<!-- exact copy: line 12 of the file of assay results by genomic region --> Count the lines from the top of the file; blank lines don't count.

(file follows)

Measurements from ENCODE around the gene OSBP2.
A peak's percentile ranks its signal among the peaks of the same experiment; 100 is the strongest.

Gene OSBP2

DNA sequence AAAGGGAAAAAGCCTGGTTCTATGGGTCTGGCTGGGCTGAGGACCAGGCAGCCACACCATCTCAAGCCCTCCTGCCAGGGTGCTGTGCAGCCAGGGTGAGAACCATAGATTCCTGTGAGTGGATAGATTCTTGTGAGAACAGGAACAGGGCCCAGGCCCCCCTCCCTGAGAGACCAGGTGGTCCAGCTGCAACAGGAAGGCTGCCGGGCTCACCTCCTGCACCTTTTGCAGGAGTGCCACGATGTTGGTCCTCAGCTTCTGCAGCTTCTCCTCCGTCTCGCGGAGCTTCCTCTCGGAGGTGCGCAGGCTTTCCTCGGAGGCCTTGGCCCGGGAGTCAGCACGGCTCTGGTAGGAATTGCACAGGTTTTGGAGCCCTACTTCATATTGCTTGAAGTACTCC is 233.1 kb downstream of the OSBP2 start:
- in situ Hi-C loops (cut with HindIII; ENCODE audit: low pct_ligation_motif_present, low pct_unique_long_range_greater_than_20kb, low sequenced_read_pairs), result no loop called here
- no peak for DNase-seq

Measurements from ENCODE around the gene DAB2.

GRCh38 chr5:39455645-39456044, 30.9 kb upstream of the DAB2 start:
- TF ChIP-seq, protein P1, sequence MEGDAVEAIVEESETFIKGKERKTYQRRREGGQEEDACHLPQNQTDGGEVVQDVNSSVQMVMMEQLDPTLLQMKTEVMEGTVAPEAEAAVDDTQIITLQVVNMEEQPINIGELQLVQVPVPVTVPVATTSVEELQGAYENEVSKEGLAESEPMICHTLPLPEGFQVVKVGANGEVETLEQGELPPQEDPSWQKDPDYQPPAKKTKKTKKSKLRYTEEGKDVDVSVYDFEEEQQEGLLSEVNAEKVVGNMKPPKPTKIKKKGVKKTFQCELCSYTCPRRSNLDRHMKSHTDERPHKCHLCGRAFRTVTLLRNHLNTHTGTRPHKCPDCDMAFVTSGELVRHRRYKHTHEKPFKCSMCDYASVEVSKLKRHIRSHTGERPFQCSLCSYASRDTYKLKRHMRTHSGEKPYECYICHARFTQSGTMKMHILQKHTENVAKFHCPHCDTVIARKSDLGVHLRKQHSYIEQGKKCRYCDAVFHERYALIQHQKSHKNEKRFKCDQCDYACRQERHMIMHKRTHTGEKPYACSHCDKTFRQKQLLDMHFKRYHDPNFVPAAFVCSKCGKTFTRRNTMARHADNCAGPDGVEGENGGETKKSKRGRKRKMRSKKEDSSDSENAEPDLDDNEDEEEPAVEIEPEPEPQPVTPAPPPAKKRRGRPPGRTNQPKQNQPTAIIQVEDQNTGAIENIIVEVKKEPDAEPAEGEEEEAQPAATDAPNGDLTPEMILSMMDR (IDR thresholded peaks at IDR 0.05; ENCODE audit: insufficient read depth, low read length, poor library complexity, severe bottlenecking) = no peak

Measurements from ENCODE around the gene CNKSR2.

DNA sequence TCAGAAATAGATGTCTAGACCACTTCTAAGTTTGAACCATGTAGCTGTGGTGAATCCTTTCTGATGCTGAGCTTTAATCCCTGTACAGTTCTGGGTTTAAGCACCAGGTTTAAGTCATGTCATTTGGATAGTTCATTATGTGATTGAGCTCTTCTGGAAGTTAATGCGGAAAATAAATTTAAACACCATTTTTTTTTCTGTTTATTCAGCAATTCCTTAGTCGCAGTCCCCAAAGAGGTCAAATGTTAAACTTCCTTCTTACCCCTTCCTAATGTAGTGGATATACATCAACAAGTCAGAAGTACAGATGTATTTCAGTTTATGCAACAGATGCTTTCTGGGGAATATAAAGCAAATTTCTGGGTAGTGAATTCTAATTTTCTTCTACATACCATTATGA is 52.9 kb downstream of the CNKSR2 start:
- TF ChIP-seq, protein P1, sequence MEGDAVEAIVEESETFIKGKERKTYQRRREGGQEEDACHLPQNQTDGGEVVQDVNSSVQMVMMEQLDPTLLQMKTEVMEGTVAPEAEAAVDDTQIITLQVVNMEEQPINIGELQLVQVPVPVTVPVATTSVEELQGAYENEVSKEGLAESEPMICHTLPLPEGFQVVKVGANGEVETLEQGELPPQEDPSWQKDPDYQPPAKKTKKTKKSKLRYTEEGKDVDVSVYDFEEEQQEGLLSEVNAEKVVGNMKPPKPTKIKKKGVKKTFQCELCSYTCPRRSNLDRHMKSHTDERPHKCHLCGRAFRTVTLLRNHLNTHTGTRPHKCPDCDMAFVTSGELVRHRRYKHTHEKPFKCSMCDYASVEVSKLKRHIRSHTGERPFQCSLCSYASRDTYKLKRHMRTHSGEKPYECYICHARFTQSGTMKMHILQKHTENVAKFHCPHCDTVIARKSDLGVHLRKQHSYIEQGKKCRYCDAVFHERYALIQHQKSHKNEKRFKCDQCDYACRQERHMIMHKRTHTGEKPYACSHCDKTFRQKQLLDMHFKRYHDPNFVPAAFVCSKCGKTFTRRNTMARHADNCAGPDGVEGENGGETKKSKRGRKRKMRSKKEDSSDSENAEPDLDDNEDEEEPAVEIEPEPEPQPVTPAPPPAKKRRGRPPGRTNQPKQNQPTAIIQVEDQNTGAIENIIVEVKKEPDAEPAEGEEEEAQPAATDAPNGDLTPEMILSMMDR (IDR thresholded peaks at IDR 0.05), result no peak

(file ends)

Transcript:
- TF ChIP-seq, protein P1, sequence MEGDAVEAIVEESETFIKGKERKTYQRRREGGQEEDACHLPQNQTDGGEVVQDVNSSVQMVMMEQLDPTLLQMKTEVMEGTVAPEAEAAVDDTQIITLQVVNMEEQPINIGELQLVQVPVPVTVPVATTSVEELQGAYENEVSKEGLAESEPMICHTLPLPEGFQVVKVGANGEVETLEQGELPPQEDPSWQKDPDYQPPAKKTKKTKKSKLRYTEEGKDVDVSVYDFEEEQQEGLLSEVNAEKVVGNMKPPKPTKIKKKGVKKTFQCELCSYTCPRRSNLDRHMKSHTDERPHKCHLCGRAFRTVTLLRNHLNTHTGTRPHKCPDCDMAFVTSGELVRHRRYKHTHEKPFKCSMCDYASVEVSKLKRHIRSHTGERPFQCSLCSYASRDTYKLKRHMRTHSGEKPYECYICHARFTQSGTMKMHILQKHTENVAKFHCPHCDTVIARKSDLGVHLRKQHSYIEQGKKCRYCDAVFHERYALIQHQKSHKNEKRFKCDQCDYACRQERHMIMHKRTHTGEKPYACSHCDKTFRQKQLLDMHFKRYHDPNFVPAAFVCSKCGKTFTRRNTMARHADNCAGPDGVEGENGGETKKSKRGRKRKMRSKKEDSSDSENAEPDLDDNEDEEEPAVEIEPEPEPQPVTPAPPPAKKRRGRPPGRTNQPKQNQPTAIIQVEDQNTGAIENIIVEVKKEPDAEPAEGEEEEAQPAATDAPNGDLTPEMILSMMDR (IDR thresholded peaks at IDR 0.05), result no peak